PSF was formed by a group from Burning Man (Burners Without Borders) that came to help with basic disaster relief in the wake of the earthquake.  It has since blossomed into an organization in which volunteers (overwhelmingly English, Colombian, Australian, Peruvian, and Argentinian) have taken time out of their travels, work, education or what-have you to work in Pisco.  Unlike other more bureaucratic NGO’s, it has garnered much respect in the community and its location, general life-style and attitude does not give off any sort of elitist vibe that alienates the community around it.  Oftentimes, community members assist and help plan projects.

Lacking adequate time to work before hopping a flight to China, my friends Nico and Thomas had to depart for Lima, but I myself, unsure of how to spend my two weeks (which turned into quite a bit longer) stayed behind.  I settled in and quickly began working on a eco-park project in the neighborhood of Tupac Amaru Inca.  Over the course of the week, my  friend and I became the managers of this project, seeing it all the way through to completion.

Now, I have to sidetrack for a second to give special recognition to the neighborhood of Tupac Amaru Inca and all the people living there.  Being an awkward process to assimilate into foreign place, the people here treated me like family, and have labeled my such on several occasions.  This neighborhood is testament to the generosity of people everywhere, and despite the lack of aid in this region, it a community putting in much work to turn itself around.

Despite the commradery developed here, and the mutual respect earned, there is a sad reality to the kind of work a groupe like PSF does.  My experience in Venezuela was different in this aspect.  There, there is an education process around creatig drive to turn around your community, and resources can be procured to do so.  In Pisco, and Tupac Amaru, there is an entire people ignored by their governemnt, and the fact that a group of foreigners is even needed to help provide basic necessities is a shame to some degree.  The government of Peru has made grave errors in choosing to deal with the situation in a different way.

Peruvian Street Sweepers

If the Pope, bearing the weight of much responsibility and perhaps guilt-laden from his failure to adequately address pedophilia in his clergy, decides to visit the most dangerous slum in, say Brazil, what do you think is going to happen?  The area, not capable of pacifying itself from its own internal socioeconomic problems will most likely not lay down arms, cease illicit markets, banish condoms and seek atonement from the church.  The government and police will sweep the streets, remove any and all offenders, crowd its prisons for a weekend and blood will most likely be shed.

No offense if you´re Catholic, it happens with politicians too.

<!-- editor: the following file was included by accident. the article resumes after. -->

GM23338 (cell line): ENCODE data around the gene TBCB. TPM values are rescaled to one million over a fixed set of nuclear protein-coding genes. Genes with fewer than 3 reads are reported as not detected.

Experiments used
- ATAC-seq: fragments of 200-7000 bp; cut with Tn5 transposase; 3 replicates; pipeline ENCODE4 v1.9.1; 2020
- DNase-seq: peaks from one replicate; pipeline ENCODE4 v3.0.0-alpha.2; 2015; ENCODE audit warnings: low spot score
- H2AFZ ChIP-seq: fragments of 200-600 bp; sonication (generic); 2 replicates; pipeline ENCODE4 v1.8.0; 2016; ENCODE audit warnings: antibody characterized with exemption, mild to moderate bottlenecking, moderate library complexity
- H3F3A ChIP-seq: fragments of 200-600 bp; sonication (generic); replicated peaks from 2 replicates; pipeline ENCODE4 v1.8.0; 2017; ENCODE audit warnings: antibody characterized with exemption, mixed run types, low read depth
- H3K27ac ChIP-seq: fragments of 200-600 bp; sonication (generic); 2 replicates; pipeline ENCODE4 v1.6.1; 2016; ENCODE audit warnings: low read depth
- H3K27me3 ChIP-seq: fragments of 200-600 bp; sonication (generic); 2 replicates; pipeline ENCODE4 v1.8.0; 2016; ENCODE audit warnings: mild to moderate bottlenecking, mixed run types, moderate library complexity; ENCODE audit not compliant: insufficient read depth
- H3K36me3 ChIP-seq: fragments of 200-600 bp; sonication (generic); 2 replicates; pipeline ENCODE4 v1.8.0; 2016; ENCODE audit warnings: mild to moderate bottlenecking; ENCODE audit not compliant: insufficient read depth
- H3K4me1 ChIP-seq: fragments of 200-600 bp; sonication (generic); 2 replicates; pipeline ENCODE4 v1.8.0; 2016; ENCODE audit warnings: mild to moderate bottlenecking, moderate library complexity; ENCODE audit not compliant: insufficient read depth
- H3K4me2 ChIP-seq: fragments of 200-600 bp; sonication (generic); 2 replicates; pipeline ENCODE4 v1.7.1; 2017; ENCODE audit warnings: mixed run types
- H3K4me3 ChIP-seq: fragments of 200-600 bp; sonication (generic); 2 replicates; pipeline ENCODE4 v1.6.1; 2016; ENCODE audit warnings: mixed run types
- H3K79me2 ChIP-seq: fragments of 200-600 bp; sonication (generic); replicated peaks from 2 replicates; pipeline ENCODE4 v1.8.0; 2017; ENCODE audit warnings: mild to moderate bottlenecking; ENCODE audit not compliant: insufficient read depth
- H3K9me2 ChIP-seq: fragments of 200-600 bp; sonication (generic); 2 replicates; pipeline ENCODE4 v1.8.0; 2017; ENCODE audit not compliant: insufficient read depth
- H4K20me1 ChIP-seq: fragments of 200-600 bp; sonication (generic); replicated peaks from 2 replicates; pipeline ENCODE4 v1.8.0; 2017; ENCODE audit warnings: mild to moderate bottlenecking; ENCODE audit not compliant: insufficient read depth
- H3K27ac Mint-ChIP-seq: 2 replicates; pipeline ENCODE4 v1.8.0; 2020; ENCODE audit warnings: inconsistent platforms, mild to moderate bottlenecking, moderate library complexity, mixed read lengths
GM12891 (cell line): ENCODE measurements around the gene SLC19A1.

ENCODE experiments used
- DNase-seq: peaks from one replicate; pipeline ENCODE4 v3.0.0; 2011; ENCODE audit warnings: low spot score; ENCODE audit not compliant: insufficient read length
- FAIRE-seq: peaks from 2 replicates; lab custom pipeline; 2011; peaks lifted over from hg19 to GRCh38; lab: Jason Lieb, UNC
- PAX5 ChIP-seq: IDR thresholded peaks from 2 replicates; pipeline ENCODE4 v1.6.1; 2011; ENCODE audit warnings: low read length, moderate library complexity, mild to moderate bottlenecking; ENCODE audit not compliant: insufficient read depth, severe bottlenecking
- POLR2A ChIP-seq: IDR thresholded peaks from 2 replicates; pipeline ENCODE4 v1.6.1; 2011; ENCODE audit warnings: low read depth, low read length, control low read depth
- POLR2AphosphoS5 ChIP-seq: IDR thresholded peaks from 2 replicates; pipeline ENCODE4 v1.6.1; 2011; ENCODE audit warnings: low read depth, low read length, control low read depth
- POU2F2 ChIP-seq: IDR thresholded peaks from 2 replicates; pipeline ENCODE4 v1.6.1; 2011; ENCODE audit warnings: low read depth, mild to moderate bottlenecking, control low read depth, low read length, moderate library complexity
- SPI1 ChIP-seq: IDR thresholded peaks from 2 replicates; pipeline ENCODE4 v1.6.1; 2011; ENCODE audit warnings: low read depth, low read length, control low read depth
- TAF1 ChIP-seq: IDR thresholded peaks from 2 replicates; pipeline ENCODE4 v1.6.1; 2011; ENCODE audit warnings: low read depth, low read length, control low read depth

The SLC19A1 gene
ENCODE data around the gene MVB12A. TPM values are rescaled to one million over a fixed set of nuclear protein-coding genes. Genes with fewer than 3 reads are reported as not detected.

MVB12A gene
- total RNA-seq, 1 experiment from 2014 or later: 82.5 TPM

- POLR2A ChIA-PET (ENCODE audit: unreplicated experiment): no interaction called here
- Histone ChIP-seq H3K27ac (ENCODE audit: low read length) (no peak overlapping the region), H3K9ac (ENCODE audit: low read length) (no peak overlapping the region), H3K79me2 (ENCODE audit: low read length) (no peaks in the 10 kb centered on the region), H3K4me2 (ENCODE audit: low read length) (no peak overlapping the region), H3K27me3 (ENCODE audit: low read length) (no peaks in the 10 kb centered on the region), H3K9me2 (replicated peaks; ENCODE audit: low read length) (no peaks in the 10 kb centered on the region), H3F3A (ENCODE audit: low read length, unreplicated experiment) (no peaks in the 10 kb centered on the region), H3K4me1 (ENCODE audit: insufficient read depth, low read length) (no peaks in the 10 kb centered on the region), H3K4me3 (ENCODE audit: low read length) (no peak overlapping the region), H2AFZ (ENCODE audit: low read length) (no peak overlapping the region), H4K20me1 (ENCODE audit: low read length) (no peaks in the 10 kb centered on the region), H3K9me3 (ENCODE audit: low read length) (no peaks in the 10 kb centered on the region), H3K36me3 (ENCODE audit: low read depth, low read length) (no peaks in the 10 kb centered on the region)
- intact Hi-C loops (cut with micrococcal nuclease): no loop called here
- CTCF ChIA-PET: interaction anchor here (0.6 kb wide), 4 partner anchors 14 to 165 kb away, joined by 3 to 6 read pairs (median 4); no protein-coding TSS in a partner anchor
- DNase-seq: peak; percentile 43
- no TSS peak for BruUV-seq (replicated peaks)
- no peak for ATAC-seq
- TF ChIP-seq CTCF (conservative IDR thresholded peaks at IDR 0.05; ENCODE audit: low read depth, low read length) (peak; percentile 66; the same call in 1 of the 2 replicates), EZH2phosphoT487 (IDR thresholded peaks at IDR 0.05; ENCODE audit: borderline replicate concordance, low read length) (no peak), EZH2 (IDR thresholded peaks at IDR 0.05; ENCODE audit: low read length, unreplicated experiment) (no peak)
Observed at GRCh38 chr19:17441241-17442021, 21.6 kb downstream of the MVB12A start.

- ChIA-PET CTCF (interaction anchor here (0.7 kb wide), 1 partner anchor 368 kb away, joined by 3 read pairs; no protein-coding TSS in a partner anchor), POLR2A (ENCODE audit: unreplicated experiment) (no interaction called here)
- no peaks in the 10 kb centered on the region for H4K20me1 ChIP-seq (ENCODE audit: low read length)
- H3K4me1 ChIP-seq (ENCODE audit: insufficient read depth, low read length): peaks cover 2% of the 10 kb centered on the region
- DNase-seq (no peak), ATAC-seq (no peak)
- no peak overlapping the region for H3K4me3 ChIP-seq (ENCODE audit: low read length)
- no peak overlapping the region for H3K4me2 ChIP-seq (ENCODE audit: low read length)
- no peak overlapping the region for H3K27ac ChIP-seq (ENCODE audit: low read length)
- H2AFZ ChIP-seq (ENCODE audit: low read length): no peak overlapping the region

Pisco is no exception when the newly elected President comes to visit.  Ollanta Humala, the first socially conscious candiate to win office in Peru in decades came for a visit to see the hardship and neglect Pisco has experienced by the hands of the previous regime, stated upon his arrival that Peru could not accomplish anything if they could not fix Pisco.  The events leading up to this statement, however showed quite the contrary to his often socially conscious tone.

As a freelance writer who has found himself in the middle of some pretty hairy situations in Latin America, I was displeased by the fact that PSF would not let us exit our headquarters (with the threat of expulsion from the organization for doing so) for the two nights prior to Ollanta’s arrival on the anniversary of the earthquake.  The reasoning, a tug-of-war between local government and Police was taking place throughout much of the city.  The city had ordered street vendors, many of whom turned to this line of work out of desperation after the earthquake shut down their businesses, and homeless people go elsewhere by their own will or otherwise.  The market, one that would be shut down and fined many times more than its annual revenue in a country capable maintaining universal health-standards, was also forced to close.  The streets were being swept to create the illusion that the city was more or less handling itself in accordance with its obligations.

The anger that ensued throughout the general public after years of neglect and this final swift kick from the boot spiraled into demonstrations and scattered rioting.  From our compound, we could not see much but it seemed as if the moto-taxis had proliferated in our area, taking people to and from the center of town.  Motorcycle police patrolled more frequently, and we were told that downtown Pisco was a warzone at the moment.  Speaking to our neighbor, Fabiola, I was put on to rumors that three people had been shot and killed, but it was unconfirmed if all of these were by the hands of the police (though I was told some were).  And that is the reality of reporting here, many rumors are passed around with no official accounts readily available.

By Monday, when Ollanta came in his convoy, the city was quiet.  We went to work as usual, but noticed more security around the main avenues in which he would travel.  The market remained closed and despite the eofforts of the Police to paint a prettier picture of Pisco, I think Ollanta got the point.  Pisco needs the help of a central government that is willing to decentralize itself more than previous regimes, and if you cannot help one of the most depressed regions of South America, what could be accomplished anywhere?